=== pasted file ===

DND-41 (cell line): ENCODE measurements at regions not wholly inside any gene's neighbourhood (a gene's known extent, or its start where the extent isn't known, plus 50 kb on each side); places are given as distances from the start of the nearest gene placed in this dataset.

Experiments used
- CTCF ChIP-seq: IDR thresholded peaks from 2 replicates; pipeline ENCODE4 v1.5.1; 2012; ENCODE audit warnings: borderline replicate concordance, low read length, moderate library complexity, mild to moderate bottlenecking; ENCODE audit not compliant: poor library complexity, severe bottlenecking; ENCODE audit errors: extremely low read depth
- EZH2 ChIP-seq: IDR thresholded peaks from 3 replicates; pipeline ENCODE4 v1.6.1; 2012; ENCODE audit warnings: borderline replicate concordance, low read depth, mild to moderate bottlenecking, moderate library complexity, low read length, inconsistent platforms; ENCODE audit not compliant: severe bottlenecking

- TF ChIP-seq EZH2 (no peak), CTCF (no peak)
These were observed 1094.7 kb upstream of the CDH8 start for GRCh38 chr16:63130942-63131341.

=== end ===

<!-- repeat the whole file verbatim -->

DND-41 (cell line): ENCODE measurements at regions not wholly inside any gene's neighbourhood (a gene's known extent, or its start where the extent isn't known, plus 50 kb on each side); places are given as distances from the start of the nearest gene placed in this dataset.

Experiments used
- CTCF ChIP-seq: IDR thresholded peaks from 2 replicates; pipeline ENCODE4 v1.5.1; 2012; ENCODE audit warnings: borderline replicate concordance, low read length, moderate library complexity, mild to moderate bottlenecking; ENCODE audit not compliant: poor library complexity, severe bottlenecking; ENCODE audit errors: extremely low read depth
- EZH2 ChIP-seq: IDR thresholded peaks from 3 replicates; pipeline ENCODE4 v1.6.1; 2012; ENCODE audit warnings: borderline replicate concordance, low read depth, mild to moderate bottlenecking, moderate library complexity, low read length, inconsistent platforms; ENCODE audit not compliant: severe bottlenecking

- TF ChIP-seq EZH2 (no peak), CTCF (no peak)
These were observed 1094.7 kb upstream of the CDH8 start for GRCh38 chr16:63130942-63131341.